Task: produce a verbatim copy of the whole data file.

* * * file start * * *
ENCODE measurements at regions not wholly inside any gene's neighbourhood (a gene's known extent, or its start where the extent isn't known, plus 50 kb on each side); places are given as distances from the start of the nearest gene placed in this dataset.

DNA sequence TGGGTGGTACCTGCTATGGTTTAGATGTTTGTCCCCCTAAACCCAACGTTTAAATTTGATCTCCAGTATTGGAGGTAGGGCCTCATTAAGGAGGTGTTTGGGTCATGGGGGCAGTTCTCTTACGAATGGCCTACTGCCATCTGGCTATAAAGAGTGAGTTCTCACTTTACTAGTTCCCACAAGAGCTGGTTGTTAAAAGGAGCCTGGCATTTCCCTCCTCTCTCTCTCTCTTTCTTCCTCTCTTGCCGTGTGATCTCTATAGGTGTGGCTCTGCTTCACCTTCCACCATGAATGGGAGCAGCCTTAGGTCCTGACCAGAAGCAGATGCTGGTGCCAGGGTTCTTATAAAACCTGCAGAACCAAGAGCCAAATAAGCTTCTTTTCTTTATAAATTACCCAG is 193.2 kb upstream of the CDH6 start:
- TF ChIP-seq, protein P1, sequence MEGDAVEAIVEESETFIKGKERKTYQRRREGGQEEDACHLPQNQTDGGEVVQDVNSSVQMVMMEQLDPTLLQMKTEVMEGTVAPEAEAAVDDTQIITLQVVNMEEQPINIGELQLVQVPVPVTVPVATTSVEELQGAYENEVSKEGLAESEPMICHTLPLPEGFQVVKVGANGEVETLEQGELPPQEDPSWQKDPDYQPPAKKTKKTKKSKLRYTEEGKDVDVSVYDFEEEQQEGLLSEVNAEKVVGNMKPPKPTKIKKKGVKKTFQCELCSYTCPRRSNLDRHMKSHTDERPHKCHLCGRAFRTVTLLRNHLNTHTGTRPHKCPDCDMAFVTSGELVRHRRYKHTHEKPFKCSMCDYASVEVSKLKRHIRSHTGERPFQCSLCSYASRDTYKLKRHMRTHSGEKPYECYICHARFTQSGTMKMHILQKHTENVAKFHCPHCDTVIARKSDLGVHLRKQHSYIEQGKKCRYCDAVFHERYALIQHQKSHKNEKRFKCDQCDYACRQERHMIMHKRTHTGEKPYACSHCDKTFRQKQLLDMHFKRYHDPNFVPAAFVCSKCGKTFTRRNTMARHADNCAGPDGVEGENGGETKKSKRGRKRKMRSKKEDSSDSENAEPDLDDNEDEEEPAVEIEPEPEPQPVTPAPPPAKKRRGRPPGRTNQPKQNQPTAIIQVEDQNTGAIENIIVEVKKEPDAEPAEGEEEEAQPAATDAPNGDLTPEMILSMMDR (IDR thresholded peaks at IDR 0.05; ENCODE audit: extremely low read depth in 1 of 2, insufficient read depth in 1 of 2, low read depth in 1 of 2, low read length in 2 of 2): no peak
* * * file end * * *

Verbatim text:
ENCODE measurements at regions not wholly inside any gene's neighbourhood (a gene's known extent, or its start where the extent isn't known, plus 50 kb on each side); places are given as distances from the start of the nearest gene placed in this dataset.

DNA sequence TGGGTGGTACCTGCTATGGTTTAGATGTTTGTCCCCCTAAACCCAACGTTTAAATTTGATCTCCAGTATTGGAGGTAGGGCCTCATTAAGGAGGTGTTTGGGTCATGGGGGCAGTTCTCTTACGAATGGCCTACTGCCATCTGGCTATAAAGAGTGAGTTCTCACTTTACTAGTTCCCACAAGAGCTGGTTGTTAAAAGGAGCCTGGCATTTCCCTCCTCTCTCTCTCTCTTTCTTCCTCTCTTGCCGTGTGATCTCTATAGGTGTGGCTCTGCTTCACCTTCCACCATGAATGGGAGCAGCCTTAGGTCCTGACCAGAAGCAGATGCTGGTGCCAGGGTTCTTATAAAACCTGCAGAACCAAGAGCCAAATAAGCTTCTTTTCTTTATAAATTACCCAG is 193.2 kb upstream of the CDH6 start:
- TF ChIP-seq, protein P1, sequence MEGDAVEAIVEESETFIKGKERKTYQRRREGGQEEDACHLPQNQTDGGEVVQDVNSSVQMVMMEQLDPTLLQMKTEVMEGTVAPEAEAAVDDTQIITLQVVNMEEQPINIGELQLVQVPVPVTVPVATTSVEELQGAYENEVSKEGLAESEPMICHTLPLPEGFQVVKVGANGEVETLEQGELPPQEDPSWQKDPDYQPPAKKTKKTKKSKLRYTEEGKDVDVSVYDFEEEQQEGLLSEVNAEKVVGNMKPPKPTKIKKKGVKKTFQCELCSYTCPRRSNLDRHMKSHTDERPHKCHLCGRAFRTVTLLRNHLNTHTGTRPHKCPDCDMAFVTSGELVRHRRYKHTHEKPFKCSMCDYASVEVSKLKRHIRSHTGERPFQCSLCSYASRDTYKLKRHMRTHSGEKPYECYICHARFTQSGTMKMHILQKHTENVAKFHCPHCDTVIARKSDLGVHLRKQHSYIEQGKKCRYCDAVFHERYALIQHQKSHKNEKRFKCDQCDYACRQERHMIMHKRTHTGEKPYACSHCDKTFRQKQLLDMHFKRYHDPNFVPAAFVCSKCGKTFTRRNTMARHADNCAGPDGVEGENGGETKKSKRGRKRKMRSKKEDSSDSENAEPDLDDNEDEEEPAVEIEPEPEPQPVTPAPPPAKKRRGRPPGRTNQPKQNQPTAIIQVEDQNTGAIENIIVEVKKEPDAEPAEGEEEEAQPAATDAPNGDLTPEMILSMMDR (IDR thresholded peaks at IDR 0.05; ENCODE audit: extremely low read depth in 1 of 2, insufficient read depth in 1 of 2, low read depth in 1 of 2, low read length in 2 of 2): no peak